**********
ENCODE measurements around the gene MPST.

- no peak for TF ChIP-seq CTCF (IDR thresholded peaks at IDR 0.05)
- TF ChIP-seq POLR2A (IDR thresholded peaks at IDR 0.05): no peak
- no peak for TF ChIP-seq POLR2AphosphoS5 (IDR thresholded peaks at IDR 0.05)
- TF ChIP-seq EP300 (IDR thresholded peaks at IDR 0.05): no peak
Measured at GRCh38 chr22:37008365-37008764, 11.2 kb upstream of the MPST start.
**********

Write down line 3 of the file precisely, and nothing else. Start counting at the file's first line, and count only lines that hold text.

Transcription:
- TF ChIP-seq POLR2A (IDR thresholded peaks at IDR 0.05): no peak